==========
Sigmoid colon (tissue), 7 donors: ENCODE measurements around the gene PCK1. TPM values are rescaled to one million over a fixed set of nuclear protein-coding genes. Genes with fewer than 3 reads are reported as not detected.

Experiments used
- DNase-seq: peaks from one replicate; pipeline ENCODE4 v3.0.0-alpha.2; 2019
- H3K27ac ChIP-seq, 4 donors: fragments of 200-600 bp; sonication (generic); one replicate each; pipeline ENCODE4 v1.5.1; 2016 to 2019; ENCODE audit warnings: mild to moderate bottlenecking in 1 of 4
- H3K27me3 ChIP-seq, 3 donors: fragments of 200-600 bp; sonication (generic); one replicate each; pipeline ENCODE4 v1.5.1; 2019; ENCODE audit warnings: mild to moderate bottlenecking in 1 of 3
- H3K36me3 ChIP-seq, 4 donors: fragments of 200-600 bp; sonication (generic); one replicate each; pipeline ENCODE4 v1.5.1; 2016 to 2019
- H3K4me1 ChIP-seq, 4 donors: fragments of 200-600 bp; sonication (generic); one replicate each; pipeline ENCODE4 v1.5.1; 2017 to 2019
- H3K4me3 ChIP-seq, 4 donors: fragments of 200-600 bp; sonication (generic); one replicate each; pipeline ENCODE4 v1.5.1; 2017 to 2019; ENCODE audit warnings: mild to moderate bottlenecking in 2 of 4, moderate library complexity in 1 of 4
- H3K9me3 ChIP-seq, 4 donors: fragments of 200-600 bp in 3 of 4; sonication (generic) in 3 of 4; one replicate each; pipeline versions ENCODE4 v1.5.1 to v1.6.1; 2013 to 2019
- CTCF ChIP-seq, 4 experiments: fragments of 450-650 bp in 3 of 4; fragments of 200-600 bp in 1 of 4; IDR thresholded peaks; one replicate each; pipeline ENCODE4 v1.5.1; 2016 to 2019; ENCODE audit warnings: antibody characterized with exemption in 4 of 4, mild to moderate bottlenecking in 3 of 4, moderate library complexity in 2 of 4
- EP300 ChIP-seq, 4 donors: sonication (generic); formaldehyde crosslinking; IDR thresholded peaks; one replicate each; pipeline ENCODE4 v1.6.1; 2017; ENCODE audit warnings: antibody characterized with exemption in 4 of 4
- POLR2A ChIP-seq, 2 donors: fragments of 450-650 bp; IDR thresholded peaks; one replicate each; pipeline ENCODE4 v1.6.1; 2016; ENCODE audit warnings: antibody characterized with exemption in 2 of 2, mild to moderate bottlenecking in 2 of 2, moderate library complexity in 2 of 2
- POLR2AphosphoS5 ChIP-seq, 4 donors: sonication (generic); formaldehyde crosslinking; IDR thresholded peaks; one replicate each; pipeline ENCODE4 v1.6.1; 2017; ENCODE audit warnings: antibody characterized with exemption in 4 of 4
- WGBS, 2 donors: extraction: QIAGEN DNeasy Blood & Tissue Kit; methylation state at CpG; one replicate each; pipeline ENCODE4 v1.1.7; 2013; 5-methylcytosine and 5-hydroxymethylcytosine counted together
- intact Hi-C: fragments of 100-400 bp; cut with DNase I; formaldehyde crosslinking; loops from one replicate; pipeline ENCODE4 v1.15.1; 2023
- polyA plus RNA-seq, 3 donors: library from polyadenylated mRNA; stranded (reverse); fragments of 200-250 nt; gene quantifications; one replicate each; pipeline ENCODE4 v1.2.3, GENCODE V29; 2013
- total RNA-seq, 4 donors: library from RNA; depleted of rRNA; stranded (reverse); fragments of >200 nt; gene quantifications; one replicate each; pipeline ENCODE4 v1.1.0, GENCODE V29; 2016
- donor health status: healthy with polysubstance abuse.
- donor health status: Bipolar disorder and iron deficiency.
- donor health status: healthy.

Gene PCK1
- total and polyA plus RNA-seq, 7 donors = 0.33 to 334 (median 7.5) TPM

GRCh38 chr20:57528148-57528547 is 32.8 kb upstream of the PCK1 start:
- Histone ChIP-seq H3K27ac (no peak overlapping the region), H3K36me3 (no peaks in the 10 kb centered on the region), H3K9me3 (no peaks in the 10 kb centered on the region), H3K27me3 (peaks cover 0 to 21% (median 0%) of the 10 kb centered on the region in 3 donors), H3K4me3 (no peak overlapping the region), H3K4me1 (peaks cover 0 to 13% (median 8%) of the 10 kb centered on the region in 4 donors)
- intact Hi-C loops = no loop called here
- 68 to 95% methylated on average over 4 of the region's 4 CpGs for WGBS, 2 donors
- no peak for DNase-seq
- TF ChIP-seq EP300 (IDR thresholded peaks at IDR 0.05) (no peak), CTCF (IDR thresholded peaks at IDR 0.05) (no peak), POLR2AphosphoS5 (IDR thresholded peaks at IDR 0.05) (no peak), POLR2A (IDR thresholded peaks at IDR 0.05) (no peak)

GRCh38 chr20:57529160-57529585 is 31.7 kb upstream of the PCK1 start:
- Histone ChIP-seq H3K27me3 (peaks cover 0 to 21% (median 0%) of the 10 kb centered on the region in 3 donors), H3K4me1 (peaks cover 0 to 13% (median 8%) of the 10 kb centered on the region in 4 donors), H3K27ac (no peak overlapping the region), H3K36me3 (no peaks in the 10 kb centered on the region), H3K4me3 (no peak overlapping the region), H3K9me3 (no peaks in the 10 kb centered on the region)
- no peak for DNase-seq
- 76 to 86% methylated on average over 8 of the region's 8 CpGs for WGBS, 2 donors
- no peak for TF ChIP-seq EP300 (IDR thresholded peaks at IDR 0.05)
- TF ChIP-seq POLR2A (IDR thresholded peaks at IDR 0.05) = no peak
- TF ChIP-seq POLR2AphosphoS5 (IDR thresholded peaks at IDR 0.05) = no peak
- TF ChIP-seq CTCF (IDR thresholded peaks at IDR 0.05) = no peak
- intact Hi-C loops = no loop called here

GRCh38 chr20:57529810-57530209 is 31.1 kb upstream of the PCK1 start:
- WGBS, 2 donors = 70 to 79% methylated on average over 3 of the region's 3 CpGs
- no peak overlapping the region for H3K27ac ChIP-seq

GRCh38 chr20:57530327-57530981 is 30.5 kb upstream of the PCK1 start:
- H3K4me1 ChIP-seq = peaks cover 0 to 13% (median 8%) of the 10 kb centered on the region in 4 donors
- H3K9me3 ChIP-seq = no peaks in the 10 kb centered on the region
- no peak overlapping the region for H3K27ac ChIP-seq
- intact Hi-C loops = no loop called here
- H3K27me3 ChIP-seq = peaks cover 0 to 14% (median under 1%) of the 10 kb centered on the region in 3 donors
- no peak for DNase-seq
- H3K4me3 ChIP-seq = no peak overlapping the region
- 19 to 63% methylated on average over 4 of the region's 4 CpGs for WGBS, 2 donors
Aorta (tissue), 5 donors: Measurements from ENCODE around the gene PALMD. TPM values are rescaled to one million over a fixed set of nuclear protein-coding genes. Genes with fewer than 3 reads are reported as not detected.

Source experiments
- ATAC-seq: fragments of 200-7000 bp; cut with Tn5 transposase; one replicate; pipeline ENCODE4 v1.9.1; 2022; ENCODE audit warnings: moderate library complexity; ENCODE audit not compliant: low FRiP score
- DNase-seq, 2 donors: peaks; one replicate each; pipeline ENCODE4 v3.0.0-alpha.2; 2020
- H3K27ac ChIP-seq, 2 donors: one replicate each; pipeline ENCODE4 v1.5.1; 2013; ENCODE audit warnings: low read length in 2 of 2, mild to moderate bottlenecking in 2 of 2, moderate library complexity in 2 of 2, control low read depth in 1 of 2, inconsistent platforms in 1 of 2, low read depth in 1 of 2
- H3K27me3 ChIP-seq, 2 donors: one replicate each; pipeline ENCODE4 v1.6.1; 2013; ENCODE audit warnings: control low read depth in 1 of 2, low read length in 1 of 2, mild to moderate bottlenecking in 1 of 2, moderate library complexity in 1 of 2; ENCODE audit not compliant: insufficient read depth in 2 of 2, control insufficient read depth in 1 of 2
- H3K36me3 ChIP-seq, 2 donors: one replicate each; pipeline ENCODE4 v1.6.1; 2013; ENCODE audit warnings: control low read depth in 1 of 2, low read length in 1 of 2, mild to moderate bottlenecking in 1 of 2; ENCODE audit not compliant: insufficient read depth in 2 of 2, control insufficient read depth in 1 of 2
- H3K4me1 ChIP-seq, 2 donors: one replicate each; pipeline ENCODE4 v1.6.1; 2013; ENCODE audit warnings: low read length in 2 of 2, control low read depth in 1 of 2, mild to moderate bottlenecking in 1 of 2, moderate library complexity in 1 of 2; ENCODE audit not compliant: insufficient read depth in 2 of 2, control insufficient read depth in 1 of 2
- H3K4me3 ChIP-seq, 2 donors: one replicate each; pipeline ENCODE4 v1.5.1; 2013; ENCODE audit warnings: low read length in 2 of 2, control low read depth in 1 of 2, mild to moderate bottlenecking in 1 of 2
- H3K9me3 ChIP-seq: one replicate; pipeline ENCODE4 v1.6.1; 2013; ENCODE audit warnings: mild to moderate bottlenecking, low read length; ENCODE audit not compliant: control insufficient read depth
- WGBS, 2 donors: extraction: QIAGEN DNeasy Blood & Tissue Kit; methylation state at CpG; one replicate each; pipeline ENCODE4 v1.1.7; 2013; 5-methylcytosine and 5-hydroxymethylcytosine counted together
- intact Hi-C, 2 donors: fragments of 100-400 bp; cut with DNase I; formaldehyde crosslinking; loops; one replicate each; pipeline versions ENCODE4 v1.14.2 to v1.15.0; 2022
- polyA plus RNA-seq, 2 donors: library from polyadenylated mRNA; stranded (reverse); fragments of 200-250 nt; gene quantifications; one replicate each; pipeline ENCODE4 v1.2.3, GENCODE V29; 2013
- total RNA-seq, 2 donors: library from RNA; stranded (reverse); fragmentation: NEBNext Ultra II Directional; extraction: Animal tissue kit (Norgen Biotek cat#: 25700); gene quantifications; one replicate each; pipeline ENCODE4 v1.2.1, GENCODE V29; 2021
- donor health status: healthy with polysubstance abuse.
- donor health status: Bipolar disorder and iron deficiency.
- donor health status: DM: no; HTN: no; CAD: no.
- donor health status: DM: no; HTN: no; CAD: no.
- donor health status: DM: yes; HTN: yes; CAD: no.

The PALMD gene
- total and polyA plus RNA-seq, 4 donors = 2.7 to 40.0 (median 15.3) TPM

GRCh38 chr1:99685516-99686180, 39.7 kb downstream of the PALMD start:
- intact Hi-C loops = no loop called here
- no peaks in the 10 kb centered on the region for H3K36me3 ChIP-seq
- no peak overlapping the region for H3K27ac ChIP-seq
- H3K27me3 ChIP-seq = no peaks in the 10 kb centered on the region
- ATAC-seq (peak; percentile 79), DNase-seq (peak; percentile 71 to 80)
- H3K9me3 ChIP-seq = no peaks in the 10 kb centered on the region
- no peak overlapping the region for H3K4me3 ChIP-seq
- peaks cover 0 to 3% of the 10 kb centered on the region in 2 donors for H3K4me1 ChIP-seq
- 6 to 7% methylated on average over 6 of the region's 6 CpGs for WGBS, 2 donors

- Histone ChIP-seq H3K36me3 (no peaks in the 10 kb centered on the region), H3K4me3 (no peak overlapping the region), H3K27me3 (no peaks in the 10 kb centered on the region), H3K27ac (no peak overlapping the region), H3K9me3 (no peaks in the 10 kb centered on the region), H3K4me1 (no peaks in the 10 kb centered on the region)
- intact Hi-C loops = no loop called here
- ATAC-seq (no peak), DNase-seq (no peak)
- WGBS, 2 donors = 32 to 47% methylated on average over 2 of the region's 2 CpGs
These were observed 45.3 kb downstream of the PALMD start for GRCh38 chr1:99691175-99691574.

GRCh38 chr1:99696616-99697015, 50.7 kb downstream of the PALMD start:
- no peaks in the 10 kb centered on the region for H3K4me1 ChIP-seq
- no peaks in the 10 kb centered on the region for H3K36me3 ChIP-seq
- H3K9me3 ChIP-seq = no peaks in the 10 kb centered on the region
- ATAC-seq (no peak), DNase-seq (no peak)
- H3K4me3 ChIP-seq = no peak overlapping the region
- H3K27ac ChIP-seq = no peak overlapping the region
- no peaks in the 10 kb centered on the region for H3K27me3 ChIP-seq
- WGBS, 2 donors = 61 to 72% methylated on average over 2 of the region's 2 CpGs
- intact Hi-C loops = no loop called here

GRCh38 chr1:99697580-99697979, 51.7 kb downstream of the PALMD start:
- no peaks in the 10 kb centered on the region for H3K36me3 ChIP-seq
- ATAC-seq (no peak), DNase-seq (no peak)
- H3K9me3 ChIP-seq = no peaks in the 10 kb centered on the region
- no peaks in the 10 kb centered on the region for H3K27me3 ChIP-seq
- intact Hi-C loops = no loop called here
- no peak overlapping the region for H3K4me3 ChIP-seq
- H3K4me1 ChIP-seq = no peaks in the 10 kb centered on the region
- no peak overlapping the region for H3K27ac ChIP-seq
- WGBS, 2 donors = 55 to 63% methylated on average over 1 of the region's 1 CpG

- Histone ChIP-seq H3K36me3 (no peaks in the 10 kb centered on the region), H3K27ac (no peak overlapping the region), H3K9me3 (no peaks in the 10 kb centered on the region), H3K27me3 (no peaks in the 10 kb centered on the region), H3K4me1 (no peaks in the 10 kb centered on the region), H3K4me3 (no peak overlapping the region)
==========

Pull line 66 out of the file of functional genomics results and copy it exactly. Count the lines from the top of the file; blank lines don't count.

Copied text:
- donor health status: DM: no; HTN: no; CAD: no.